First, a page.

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Old 12-13-2018, 12:03 PM
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Re: Losing Weight After Wing Clipping

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You are definitely dealing with a situation in which wing clips are safer all around. I think a fecal exam and wet mount fecal exam, a fecal gram stain, and a fecal culture are a good place to start, plus a CBC chemistry. Dang she must have been in a bad situation before! Glad you have her now , thank you again for rescuing her! In my opion her weight loss is not from the wing clip, it takes a good amount of time to lose muscle mass, and frankly usually you get a fat bird when not flying. Some exotic vets are good, and sometimes it's worth the drive to find an avain specialist. Having had tape worms is concerning, and I mentioned in an earlier post can be hard to get rid of them, there us a lot of resistance to worming medication these days. Also tapeworms can make cysts in the body, so even an x-ray isn't out of the question. Sorry you have all this going on! Especially at this time if the year.
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Old 12-13-2018, 02:18 PM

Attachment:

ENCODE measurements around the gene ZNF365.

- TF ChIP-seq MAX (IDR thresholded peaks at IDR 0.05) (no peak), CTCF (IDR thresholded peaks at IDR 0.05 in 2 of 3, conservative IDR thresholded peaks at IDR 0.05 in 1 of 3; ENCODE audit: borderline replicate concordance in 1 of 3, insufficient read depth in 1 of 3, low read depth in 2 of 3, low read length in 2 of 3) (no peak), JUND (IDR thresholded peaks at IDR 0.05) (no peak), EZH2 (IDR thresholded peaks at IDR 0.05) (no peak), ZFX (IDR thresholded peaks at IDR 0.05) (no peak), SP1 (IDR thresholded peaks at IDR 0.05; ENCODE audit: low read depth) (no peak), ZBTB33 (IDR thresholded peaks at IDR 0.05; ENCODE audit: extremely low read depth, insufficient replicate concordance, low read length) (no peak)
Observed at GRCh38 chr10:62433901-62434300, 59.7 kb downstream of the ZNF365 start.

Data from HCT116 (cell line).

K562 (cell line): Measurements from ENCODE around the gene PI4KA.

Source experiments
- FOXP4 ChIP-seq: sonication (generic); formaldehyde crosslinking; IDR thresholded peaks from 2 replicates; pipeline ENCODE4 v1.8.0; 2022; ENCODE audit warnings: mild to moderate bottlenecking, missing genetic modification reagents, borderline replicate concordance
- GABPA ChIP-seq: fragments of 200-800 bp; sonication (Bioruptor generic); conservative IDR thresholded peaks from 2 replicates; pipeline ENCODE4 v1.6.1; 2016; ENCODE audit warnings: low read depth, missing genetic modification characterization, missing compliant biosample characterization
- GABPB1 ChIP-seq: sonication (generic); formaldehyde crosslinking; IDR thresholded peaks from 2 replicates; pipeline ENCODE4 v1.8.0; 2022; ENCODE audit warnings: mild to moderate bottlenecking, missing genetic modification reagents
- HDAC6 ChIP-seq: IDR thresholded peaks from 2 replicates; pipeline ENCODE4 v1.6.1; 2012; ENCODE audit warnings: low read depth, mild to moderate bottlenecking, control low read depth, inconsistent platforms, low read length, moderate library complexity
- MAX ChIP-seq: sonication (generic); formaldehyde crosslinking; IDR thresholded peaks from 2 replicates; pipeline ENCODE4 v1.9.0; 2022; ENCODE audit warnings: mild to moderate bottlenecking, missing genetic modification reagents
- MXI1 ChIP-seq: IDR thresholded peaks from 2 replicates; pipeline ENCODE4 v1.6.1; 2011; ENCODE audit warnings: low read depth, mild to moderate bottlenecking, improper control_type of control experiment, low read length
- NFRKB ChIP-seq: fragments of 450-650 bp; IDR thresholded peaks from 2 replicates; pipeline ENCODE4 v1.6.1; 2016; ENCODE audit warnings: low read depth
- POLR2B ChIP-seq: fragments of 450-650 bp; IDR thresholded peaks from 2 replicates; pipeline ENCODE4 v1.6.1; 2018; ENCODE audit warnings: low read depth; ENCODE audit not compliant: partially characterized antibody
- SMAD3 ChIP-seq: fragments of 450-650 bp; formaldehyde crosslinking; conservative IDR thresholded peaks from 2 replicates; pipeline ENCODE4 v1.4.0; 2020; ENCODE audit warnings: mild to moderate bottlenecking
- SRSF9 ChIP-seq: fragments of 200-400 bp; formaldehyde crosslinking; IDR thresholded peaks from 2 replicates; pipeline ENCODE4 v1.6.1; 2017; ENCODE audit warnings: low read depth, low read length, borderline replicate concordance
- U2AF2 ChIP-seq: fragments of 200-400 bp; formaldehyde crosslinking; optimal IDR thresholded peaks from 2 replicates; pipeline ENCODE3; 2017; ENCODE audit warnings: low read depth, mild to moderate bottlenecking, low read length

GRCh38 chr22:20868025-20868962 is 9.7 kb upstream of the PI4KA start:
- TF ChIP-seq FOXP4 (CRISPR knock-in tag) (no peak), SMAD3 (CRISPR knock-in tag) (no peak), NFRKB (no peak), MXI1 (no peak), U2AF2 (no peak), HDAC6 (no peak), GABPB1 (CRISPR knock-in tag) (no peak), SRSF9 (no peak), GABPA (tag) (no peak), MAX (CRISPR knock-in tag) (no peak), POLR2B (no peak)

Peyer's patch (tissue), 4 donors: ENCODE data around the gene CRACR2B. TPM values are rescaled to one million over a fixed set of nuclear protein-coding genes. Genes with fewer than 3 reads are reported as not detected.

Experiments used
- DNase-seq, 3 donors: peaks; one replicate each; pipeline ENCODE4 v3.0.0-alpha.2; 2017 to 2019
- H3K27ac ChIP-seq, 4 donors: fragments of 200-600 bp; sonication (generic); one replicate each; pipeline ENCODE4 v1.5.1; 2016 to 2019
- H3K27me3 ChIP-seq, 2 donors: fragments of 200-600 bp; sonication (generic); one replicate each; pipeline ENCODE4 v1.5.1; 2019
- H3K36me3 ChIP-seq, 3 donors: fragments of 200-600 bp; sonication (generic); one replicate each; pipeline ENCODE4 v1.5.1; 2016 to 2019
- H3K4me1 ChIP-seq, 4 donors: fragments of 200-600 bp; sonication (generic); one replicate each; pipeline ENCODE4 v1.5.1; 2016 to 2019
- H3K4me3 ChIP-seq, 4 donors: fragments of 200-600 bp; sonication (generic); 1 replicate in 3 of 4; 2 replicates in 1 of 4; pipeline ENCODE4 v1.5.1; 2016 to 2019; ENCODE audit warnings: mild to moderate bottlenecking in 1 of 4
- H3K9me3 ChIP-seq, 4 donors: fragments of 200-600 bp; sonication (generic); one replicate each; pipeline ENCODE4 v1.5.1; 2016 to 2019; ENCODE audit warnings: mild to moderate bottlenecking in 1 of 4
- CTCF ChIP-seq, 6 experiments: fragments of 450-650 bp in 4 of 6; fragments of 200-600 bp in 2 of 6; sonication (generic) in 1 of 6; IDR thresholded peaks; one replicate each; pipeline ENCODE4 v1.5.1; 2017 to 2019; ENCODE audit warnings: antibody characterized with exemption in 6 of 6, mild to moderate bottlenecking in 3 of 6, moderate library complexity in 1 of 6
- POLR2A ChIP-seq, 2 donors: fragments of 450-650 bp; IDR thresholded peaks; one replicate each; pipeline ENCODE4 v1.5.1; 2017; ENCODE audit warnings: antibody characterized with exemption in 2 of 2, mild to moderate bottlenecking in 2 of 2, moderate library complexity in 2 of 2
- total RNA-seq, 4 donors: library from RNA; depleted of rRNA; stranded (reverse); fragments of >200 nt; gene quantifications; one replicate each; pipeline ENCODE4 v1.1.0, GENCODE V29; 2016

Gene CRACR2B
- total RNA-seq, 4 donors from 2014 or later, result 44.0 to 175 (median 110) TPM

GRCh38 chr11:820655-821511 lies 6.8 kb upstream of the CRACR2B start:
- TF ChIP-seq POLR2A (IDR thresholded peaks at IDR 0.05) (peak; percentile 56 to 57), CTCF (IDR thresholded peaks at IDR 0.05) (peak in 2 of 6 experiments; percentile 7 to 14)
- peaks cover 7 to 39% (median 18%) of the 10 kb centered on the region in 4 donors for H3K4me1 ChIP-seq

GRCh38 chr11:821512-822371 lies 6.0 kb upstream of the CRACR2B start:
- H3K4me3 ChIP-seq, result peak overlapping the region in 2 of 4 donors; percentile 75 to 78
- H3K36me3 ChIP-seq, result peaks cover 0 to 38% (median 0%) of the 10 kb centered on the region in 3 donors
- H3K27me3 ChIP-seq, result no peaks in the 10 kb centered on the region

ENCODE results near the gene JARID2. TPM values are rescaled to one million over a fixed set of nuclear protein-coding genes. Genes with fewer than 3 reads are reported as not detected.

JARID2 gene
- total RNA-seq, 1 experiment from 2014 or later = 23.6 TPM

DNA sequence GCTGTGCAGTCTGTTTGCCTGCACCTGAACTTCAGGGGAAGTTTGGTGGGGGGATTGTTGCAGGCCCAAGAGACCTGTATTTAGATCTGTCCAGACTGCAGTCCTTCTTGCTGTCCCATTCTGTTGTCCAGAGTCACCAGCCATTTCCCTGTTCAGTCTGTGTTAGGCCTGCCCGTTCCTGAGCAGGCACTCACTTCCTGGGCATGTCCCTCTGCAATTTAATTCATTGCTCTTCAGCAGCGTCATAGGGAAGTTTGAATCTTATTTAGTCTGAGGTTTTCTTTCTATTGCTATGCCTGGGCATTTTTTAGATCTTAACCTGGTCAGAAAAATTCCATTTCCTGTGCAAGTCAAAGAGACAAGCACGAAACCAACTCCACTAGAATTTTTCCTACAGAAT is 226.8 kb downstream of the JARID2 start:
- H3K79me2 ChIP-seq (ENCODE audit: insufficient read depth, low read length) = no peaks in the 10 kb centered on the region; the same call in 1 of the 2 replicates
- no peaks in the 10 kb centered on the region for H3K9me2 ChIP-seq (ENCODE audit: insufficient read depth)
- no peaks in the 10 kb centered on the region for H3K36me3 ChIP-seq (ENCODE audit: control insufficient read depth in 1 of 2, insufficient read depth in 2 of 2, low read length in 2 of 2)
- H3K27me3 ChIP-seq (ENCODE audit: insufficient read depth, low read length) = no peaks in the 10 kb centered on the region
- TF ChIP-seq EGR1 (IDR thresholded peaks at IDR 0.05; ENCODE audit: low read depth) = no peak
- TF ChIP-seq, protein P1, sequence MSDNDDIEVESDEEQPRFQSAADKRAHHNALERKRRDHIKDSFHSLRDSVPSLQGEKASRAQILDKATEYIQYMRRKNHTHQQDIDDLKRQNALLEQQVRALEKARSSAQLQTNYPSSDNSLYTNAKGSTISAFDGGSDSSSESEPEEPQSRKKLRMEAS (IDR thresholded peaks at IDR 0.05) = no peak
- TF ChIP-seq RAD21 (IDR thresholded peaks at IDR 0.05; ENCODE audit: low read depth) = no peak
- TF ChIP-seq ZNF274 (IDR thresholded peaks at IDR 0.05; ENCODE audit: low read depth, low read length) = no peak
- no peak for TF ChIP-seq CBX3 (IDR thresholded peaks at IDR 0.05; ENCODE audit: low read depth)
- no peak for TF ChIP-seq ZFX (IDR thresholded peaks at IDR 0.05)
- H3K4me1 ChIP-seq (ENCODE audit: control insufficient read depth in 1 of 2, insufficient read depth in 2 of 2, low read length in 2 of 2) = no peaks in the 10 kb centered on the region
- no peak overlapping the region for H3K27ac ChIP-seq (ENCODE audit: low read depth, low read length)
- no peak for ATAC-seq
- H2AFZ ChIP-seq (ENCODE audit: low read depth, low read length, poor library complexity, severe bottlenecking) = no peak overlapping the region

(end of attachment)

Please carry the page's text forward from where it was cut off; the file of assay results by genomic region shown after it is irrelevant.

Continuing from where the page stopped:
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Re: Losing Weight After Wing Clipping

Okay, so I think that Drontal is the brand-name for Praziquental (spelling?) if I remember correctly, which is commonly used to treat Tapeworms in dogs and cats, but I've not ever heard of it used to treat birds, not ever...The reason that CAV's don't typically prescribe any of the Anti-Parasitics in that family of drugs is because of their extreme effects on the liver, and captive birds commonly have very sensitive livers/liver issues due to their diets. Gastrointestinal side-effects from Praziquental are extremely high in dogs and cats, it's pretty-much expected that they are going to have diarrhea, upset stomach, vomiting, anorexia, etc. So I'd imagine that the same is going to happen in birds, probably more-so.